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Immediate ICCAT ban needed to save endangered Mako Sharks

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Scuba Divers and Marine Scientists Call on International Fisheries Managers to Act Now and Prevent North Atlantic Population Collapse

In a shared effort to highlight growing public concern for declining shortfin mako shark populations, local conservation group, Save the Med, and global marine conservation non-profit, Project AWARE®, are bringing the voices of more than 25,000 concerned ocean enthusiasts from around the world to the attention of fisheries managers ahead of critical decisions taking place at the meeting of the International Commission for the Conservation of Atlantic Tunas (ICCAT) – 18-25 November – in Palma de Mallorca, Spain.

“Years of inaction to protect declining mako sharks is increasingly a cause for worry among the public, in general, and the dive community, in particular. We are here today to urge fisheries managers to acknowledge our concerns and heed scientific advice for makos, before it’s too late. One thing is clear to us all: postponing action is no longer an option. It’s high time to shift the focus from short-term economic interests to the long-term sustainablity of marine ecosystems.” says Brad Robertson, Save the Med Foundation Co-Founder.

This week, at their 26th Regular Meeting, member governments of ICCAT are considering fishing restrictions to protect Atlantic shortfin mako sharks. Since 2017, ICCAT scientists have advised that landings from the seriously overfished North Atlantic population should be banned and have warned that the unprotected South Atlantic population is at risk for following the same path.

Spanish fleets consistently land more makos than any other country. Despite repeated warnings about mako overfishing, the EU has failed to propose the scientific advice at ICCAT meetings or even limit set an EU limit on mako catches. Progress for mako conservation at this week’s ICCAT meeting depends on the European Union reconsidering its stance and instead supporting the limits that scientists advise.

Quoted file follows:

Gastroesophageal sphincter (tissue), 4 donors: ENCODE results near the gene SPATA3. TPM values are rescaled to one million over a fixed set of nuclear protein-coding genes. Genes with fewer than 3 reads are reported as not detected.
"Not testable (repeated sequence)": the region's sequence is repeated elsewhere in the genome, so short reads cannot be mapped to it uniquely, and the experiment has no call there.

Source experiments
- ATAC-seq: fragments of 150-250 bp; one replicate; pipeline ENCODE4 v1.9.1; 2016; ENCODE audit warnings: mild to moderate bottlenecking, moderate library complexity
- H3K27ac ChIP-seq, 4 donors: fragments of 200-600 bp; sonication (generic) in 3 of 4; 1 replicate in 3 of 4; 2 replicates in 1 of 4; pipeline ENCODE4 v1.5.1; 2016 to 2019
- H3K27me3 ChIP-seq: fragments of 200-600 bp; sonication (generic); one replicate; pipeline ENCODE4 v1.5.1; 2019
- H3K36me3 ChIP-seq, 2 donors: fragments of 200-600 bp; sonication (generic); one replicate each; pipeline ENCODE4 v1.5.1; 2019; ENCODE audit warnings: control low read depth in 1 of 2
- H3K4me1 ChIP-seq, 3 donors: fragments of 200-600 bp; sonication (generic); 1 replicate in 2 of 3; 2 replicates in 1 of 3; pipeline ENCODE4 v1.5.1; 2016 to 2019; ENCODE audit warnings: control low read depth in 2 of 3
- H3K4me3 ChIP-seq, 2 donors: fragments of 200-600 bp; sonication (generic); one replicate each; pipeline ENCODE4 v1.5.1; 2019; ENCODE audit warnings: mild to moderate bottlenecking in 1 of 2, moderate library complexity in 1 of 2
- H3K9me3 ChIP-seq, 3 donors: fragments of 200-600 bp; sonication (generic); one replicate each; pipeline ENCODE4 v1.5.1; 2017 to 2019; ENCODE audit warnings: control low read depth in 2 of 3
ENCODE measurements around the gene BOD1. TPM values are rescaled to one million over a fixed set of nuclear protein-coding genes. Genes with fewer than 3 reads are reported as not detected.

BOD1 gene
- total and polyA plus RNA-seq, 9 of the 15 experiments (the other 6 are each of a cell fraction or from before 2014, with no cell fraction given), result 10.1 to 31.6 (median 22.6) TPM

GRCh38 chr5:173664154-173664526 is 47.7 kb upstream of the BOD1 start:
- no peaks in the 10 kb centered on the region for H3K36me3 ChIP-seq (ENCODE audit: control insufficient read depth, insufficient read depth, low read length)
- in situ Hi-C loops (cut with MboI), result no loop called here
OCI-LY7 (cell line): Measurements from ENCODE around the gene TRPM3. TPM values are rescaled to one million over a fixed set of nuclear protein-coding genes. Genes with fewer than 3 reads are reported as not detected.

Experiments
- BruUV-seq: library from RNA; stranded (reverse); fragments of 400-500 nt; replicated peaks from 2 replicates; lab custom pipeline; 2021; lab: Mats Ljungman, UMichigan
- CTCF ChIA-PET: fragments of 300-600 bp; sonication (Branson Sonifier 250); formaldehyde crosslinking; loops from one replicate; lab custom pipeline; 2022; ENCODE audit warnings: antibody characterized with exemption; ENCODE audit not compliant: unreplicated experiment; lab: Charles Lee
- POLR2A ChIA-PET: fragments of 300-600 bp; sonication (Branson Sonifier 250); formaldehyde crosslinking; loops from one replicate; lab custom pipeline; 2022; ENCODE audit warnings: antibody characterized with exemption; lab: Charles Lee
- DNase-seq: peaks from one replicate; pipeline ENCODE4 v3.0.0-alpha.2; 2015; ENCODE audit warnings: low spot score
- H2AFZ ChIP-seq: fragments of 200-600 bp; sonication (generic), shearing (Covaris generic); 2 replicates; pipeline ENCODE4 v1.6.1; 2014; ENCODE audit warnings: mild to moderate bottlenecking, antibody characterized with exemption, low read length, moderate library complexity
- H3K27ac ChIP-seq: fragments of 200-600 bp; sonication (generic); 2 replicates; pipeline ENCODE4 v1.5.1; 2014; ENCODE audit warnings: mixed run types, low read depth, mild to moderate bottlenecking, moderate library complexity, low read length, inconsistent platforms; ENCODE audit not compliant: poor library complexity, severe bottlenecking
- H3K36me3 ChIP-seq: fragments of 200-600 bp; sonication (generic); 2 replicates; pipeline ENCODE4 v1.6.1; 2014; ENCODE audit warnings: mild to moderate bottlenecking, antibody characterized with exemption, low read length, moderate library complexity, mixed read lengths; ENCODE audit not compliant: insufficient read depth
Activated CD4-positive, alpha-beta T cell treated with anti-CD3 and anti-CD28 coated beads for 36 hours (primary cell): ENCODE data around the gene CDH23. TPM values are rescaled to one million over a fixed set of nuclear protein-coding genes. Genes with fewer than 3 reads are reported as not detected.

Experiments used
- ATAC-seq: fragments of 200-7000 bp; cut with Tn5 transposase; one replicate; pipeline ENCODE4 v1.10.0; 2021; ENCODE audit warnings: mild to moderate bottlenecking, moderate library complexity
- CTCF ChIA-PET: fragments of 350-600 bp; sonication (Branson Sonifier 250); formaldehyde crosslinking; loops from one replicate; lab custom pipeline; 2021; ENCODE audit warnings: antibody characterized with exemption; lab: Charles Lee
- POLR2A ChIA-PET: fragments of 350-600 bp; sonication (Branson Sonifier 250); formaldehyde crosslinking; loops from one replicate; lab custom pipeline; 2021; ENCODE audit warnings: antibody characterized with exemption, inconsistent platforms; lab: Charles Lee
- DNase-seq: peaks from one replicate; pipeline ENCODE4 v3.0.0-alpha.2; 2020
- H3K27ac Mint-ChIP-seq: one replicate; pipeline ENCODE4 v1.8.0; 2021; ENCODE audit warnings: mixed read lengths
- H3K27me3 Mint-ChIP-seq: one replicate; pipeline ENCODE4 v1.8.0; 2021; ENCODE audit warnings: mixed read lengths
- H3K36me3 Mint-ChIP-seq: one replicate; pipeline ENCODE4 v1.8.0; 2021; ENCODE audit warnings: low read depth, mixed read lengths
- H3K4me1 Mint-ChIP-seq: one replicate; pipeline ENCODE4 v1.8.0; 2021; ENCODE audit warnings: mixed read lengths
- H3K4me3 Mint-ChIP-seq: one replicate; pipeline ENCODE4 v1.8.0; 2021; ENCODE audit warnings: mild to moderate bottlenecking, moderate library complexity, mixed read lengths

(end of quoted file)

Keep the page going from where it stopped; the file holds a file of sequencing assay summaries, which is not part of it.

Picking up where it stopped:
“The population assessments made by scientists are clear: North Atlantic mako sharks are facing collapse and a ban is needed to turn the tide. We need to start thinking of makos like we do other endangered species, such as sea turtles or monk seals.  Makos are still present in the market and on our tables; we’re still eating them! It must stop,” comments Gabriel Morey, Save the Med Foundation Co-Founder.

In August, the EU co-sponsored a successful proposal to list mako sharks on Appendix II of the Convention on International Trade in Endangered Species (CITES).  As a result, CITES Parties will soon be required to demonstrate that mako exports are sourced from legal, sustainable fisheries. The IUCN classified makos as Endangered on the IUCN Red List in March.

Project AWARE and its Shark League coalition partners have appealed to fisheries and environment authorities in all ICCAT Parties to work together to ensure scientific advice is immediately heeded, in line with government obligations under both ICCAT and CITES. More than 25,000 divers and ocean enthusiasts who added their voice to Project AWARE’s #Divers4Makos petition are backing the Shark League appeal.

“Fisheries Ministers making decisions at ICCAT are all public servants, and we want to ensure that they hear, loud and clear, the message that the international dive community, including over 25,000 #Divers4Makos supporters: protect mako sharks NOW!” adds Ian Campbell, Project AWARE Associate Director Policy and Campaigns.

For more info, please visit: www.projectaware.org

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Get moving with the new RAID DPV training programs

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The thrill of speeding through the water behind a diver propulsion vehicle (DPV) is an experience that really gets the blood racing. Using a DPV provides divers both immense fun and the means to achieve goals that would be impossible without their use.

RAID is proud to announce the new two-tier DPV training program with certifications for DPV and Advanced DPV.

Why DPV and why now?
Recreational and technical divers are using DPVs to access sites that would be difficult to reach and explore using traditional propulsion methods; to help propel large amounts of heavy equipment; to increase the safety of dives in areas of strong current; or just for the pure exhilaration of shooting through the water at speed and performing underwater acrobatics.